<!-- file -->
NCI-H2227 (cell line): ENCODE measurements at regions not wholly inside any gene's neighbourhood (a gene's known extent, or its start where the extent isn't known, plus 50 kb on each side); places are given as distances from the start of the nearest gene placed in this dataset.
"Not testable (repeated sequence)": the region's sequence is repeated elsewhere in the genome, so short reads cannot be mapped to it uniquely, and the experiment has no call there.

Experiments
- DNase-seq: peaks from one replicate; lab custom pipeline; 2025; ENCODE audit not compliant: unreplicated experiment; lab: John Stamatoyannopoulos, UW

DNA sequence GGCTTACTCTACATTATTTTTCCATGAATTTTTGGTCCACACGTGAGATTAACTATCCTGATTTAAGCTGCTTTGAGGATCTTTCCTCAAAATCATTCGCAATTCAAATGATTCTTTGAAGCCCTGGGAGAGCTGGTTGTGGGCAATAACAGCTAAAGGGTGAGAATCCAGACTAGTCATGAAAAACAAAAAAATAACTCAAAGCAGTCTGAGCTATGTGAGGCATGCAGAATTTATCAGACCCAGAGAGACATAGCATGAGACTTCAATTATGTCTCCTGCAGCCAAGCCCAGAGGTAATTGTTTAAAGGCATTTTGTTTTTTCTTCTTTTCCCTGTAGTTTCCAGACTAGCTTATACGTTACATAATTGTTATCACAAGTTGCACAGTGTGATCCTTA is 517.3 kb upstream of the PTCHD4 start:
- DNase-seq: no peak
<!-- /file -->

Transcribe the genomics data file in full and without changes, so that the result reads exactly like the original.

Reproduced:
NCI-H2227 (cell line): ENCODE measurements at regions not wholly inside any gene's neighbourhood (a gene's known extent, or its start where the extent isn't known, plus 50 kb on each side); places are given as distances from the start of the nearest gene placed in this dataset.
"Not testable (repeated sequence)": the region's sequence is repeated elsewhere in the genome, so short reads cannot be mapped to it uniquely, and the experiment has no call there.

Experiments
- DNase-seq: peaks from one replicate; lab custom pipeline; 2025; ENCODE audit not compliant: unreplicated experiment; lab: John Stamatoyannopoulos, UW

DNA sequence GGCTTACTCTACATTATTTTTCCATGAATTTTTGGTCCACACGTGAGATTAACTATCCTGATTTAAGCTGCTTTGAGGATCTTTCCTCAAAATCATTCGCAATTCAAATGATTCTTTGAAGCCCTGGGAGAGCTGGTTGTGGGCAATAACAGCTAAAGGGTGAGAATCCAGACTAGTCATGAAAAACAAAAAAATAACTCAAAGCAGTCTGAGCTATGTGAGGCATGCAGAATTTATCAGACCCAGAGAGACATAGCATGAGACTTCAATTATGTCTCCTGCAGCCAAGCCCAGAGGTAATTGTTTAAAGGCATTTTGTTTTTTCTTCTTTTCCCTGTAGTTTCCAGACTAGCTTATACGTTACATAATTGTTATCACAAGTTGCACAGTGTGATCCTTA is 517.3 kb upstream of the PTCHD4 start:
- DNase-seq: no peak